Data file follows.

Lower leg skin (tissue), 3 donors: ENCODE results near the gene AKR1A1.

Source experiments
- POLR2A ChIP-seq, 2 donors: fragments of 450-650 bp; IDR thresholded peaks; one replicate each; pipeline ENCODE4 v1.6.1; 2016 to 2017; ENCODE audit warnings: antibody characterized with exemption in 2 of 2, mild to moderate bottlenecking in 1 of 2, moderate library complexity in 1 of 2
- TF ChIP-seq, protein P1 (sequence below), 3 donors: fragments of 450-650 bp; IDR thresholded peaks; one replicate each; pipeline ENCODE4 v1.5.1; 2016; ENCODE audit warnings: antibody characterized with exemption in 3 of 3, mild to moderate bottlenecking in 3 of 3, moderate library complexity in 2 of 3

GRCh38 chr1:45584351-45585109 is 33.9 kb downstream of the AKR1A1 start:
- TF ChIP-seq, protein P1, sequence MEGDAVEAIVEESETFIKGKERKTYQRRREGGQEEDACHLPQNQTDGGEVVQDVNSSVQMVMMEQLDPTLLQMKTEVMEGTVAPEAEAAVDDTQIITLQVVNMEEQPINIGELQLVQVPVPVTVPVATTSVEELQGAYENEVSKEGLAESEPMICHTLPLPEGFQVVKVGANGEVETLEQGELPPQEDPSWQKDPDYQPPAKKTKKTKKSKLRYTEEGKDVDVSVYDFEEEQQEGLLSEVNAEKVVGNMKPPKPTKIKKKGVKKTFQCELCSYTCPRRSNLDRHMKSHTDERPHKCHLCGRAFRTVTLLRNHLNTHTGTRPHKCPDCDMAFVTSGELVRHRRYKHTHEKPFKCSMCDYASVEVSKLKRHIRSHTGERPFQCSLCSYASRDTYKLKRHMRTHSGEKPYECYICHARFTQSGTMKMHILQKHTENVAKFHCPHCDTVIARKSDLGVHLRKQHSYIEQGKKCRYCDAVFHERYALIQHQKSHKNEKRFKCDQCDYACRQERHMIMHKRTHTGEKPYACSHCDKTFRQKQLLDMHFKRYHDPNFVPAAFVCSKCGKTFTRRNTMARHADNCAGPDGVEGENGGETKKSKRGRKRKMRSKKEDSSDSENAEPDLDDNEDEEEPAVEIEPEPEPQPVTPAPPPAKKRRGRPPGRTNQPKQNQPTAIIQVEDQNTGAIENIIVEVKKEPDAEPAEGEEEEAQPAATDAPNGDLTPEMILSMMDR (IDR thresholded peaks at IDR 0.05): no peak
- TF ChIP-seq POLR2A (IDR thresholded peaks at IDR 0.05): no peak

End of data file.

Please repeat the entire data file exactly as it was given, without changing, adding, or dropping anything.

Lower leg skin (tissue), 3 donors: ENCODE results near the gene AKR1A1.

Source experiments
- POLR2A ChIP-seq, 2 donors: fragments of 450-650 bp; IDR thresholded peaks; one replicate each; pipeline ENCODE4 v1.6.1; 2016 to 2017; ENCODE audit warnings: antibody characterized with exemption in 2 of 2, mild to moderate bottlenecking in 1 of 2, moderate library complexity in 1 of 2
- TF ChIP-seq, protein P1 (sequence below), 3 donors: fragments of 450-650 bp; IDR thresholded peaks; one replicate each; pipeline ENCODE4 v1.5.1; 2016; ENCODE audit warnings: antibody characterized with exemption in 3 of 3, mild to moderate bottlenecking in 3 of 3, moderate library complexity in 2 of 3

GRCh38 chr1:45584351-45585109 is 33.9 kb downstream of the AKR1A1 start:
- TF ChIP-seq, protein P1, sequence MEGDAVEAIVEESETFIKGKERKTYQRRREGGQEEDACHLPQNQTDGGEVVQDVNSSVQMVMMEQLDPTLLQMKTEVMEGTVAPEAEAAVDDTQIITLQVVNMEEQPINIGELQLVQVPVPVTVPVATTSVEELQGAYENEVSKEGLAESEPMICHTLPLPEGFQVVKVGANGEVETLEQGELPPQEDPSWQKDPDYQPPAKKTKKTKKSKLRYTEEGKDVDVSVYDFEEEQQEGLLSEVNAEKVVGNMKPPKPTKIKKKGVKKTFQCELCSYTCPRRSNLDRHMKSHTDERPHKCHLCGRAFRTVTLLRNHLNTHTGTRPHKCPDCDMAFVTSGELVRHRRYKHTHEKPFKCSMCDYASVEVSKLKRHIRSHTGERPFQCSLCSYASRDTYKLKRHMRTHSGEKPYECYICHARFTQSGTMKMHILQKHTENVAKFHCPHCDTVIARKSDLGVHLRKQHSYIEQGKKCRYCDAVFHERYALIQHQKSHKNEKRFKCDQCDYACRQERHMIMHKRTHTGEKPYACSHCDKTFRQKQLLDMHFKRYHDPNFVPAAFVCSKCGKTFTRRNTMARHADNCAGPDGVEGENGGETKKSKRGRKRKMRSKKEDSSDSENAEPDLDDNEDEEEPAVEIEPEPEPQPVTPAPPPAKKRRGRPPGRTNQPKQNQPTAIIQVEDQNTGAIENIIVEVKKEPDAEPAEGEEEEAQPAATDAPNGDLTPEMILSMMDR (IDR thresholded peaks at IDR 0.05): no peak
- TF ChIP-seq POLR2A (IDR thresholded peaks at IDR 0.05): no peak